CJP’s Leadership Development Institute (LDI) is a communal resources committed to supporting and strengthening synagogues and Jewish agencies in support of our shared vision of a vibrant and inclusive Jewish life. The LDI is part of CJP’s Jewish Learning and Engagement Commission (JLE).


The call came first thing Monday morning. “This is Rabbi Kline (not his real name). I heard that you might be able to help us.”

“Rabbi, what is the problem?”

“Members aren’t coming to services, each year we get fewer and fewer.”

“I’m sorry to hear it, what are you doing about it?”

“I call them and tell them COME TO SERVICES!”

If only this was a made up story, it’s not. Luckily while the challenge is not unusual, our clergy and lay leaders are using much more nuanced approaches to increase participation and engagement in all aspects of temple life.

The phrase “value proposition” (why people should engage with you, your competitive edge) may sound like a business term but for CJP’s Leadership Development Institute (LDI), “what is your value proposition?” is how we begin many of our conversations with synagogue leaders asking for assistance when membership is down and finances are in the red.

And whatever the answer, how do they know it? Are they speaking from their own experience, for those who have been members for many years OR have they asked the newbies, those who recently joined or better yet, those who visited the “open house” and wound up elsewhere?

Successful leaders first name and then test their assumptions.

Successful synagogues have compelling value propositions. Successful leadership teams take the time to self-reflect, to re-establish their collective vision and to make decisions that align vision and action.


Last night I was making a quick milk run to our local Whole Foods and I bumped into Jake, a friend from temple. He looked a bit ragged around the edges and so I asked how he was doing.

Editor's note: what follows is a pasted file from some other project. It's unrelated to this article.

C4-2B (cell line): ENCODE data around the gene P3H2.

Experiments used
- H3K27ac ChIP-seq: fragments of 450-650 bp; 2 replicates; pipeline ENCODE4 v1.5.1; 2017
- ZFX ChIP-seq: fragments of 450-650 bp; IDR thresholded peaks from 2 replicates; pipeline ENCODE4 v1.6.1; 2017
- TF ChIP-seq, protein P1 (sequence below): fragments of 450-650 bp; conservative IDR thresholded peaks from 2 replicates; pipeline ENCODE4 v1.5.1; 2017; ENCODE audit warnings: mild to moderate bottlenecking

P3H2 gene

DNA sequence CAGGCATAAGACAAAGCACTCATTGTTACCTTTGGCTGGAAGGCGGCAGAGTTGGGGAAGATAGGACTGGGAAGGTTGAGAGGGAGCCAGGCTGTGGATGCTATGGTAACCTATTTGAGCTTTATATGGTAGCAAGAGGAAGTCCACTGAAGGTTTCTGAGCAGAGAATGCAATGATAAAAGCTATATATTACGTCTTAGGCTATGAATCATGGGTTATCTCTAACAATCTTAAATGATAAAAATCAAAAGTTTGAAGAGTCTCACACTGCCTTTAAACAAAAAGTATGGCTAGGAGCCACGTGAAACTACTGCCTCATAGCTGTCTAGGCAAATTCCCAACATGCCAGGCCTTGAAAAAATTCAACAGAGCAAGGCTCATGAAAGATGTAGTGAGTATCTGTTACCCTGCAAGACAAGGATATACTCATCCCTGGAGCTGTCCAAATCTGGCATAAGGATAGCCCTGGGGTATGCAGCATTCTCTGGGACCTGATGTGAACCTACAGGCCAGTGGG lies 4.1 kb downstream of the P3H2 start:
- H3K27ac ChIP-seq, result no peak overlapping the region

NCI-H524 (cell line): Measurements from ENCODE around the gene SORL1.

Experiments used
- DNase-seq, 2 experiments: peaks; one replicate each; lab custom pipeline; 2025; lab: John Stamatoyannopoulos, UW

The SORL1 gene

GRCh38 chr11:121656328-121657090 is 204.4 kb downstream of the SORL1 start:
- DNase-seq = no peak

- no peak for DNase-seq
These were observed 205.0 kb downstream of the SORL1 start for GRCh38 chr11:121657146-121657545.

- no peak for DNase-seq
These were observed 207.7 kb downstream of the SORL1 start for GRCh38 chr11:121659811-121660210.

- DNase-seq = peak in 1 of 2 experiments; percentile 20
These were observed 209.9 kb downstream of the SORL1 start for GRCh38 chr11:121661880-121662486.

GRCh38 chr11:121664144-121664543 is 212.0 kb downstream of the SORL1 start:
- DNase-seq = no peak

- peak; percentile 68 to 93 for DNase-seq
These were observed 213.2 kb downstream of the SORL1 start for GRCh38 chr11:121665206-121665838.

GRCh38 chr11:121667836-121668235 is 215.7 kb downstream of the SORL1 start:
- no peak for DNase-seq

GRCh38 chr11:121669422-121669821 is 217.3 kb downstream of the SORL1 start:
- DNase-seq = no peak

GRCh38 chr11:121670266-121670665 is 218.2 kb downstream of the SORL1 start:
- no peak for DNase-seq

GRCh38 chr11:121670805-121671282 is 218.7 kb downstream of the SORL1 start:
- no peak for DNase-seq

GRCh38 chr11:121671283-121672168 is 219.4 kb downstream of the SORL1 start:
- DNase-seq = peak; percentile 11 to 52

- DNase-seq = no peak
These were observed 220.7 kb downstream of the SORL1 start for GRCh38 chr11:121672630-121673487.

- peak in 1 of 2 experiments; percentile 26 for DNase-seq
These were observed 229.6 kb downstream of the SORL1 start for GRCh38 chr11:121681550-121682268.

“I’m fine,” he says, “but we had a board meeting last night and they really take it out of me. They seem to go on forever with an agenda that’s way too long, progress reports read out loud and the truly important stuff squeezed in at the end when everyone is too exhausted to think straight”.

“Good news,” Jake says, “I’m in my last year and the nominating committee has already identified replacements.”

We part ways and wouldn’t you know it, there’s a phone message waiting for me at home, congratulations you’ve been nominated to our temple board.

The message continues, “We’re so honored to have you join us.”

Meetings are a “quality of life” issue for congregations. It’s where we “do the work” of congregational life. Good meetings begin and end on time, agendas reflect both the relational and operational values of the congregation and discussions lead to deeper understanding and where needed, action.


PART 1 – “I was psyched to go to the open house of the congregation literally down the block from our new home. From the little I knew it had a good reputation and a fine religious school for my kids. I just needed to check it out for myself.

I pulled into the parking lot, filled out my name tag and proceeded to the social hall where the greeter welcomed me with ‘Reynolds, what kind of a Jewish name is that?’

I made a quick about face and continued my search. We’re so happy with our new congregation across town.”

PART 2 – “We were new in town and decided to check out the congregation that we had heard good things about even though we drove by two congregations along the way.

We walked into the lobby and looked in vain for signs to the office or receptionist.

We realized that it was lunchtime and so no one was there to greet us and so we just stood around for a while and then left.”

First impressions count. Many of us have trepidation with new situations. One false step is enough to turn us around.

Successful congregations look at themselves through the eyes of new visitors when designing their welcoming efforts. Some even go as far as practicing welcoming with role play and feedback sessions. Successful congregations understand that you only get to make a first impression once.


OUR Mission (Our purpose) – CJP’s LDI empowers Jewish leaders to learn together, to hone the needed skills to assess and recommit to their vision and values, and to create and implement action steps to move their organizations forward. We accomplish this mission by:

  • Supporting organizations and their leaders through intensive seminars, workshops, consultations and executive coaching
  • Working with executives, clergy, boards, professionals and “emerging leaders” to deepen their knowledge and effectiveness as leaders as they shape institutional change
  • Drawing on classic and modern models of leadership and management, business school and synagogue case studies, and Jewish texts and traditions

For more information about CJP’s Leadership Development Institute (LDI) go to www.cjp.org/ldi.

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